Election 2015: No false promise on funding, says Miliband
Labour leader Ed Miliband has said he will not make a "false promise" over increasing the budget for Wales.
Mr Miliband was speaking during Thursday night's BBC leaders' debate.
Plaid Cymru leader Leanne Wood challenged him to give Wales "parity with Scotland" financially - in the form of an extra £1.2bn a year.
Mr Miliband said Labour wanted "fair funding" for Wales, but it was "not responsible" to make such a pledge, in terms of the public finances.
In a debate without Conservative leader David Cameron and Liberal Democrat Nick Clegg, Labour's leader was challenged to be "bolder" on spending.
Ms Wood said: "Will you now agree that Wales deserves parity with Scotland, and if not, can you justify why not?"
He replied: "I'm not going to make a false promise to you now, Leanne, on this stage, because it's not responsible, because we have a deficit that we have to get down.
"We do want to see fair funding for Wales, and we've said that," Mr Miliband stressed.
SNP leader Nicola Sturgeon said: "If Labour won't be bold enough on its own, I think people should vote for parties who will hold Labour to account and make them bolder."
Ms Wood called on Mr Miliband to hold an "emergency budget", to reverse cuts made by Mr Cameron and Mr Clegg.
The Labour leader said there was a "huge difference" between his plans and those of the Conservatives, and he would recruit more doctors and nurses, partly financed by a "mansion tax", and scrap the so called "bedroom tax".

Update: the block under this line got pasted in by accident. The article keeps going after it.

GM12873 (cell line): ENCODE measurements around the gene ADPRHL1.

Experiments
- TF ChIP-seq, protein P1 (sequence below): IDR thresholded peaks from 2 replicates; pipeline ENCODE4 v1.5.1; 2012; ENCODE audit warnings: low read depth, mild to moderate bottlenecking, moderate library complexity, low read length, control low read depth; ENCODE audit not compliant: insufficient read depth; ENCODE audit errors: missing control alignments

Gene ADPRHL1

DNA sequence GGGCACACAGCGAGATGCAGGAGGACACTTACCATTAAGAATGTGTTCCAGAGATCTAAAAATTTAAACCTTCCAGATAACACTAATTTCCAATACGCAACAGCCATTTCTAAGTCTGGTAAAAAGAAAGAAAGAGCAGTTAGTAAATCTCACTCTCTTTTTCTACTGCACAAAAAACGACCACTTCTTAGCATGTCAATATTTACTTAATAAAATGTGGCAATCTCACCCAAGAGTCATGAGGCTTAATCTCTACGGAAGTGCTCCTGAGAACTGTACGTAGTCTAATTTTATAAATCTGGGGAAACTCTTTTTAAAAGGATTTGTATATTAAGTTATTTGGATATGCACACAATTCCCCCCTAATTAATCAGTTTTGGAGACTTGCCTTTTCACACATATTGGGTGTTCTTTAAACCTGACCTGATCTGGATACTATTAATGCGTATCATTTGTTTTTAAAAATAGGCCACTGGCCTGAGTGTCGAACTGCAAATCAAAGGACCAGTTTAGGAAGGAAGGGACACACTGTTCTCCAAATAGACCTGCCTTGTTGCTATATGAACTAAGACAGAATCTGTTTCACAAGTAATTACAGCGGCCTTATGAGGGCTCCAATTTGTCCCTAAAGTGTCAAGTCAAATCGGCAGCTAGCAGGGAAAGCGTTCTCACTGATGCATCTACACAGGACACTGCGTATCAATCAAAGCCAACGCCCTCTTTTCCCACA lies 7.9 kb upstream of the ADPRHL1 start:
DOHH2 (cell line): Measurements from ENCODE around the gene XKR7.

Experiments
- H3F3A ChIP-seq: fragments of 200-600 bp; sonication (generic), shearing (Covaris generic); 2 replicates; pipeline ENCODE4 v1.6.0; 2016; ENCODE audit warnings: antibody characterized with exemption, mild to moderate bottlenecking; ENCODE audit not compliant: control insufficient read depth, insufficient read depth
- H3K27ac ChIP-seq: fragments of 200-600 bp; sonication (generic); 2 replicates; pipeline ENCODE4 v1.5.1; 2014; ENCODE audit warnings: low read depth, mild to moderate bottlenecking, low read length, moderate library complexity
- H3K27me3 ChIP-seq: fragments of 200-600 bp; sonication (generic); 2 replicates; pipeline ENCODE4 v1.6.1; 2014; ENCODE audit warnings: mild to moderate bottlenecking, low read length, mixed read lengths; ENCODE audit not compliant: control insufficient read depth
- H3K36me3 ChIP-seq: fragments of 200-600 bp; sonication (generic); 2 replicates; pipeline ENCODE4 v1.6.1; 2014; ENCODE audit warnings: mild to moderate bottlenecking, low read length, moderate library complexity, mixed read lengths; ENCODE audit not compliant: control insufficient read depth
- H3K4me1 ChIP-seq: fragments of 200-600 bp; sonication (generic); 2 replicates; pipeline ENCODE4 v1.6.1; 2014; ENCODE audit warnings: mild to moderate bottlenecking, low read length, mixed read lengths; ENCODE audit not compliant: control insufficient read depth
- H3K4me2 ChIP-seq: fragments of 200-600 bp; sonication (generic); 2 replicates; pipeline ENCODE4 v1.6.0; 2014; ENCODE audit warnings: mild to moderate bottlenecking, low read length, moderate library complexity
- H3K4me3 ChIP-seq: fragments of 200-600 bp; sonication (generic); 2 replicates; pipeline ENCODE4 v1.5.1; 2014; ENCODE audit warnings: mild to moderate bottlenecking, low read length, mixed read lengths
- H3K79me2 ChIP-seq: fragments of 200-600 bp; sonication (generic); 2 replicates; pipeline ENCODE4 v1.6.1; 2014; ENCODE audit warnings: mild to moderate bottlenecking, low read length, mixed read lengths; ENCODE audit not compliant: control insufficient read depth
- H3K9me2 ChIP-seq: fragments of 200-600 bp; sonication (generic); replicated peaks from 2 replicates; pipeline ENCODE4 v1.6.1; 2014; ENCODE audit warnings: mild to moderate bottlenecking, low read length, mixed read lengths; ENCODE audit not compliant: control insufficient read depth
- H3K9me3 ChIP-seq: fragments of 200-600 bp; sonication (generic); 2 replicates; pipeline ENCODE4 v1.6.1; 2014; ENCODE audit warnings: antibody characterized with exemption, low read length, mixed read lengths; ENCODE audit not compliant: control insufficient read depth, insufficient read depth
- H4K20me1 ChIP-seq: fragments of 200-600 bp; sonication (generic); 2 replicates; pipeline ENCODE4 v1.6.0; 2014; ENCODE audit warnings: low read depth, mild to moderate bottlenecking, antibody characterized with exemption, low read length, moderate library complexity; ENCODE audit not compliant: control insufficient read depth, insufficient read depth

He said he rejected arguments from parties trying to break up the United Kingdom.
UKIP leader Nigel Farage called parties' spending plans "farcical", and accused the BBC of selecting a "left-wing" audience.
"The real audience is at home," he said.
Host David Dimbleby said an independent polling organisation chose the audience.
Green Party leader Natalie Bennett said the Greens were the "real challengers, offering a million new jobs, combating climate change, protecting vital community services".
After the debate, Conservative Leader of the Commons William Hague said it was "very clear" Nicola Sturgeon wanted to "put Ed Miliband into Downing Street and then drive him into more and more extreme positions".
Liberal Democrat Chief Secretary to the Treasury Danny Alexander said a "centre-ground voter" would have been "alarmed" by the debate.
A "responsible, strong and balanced" coalition needs the Lib Dems, he said.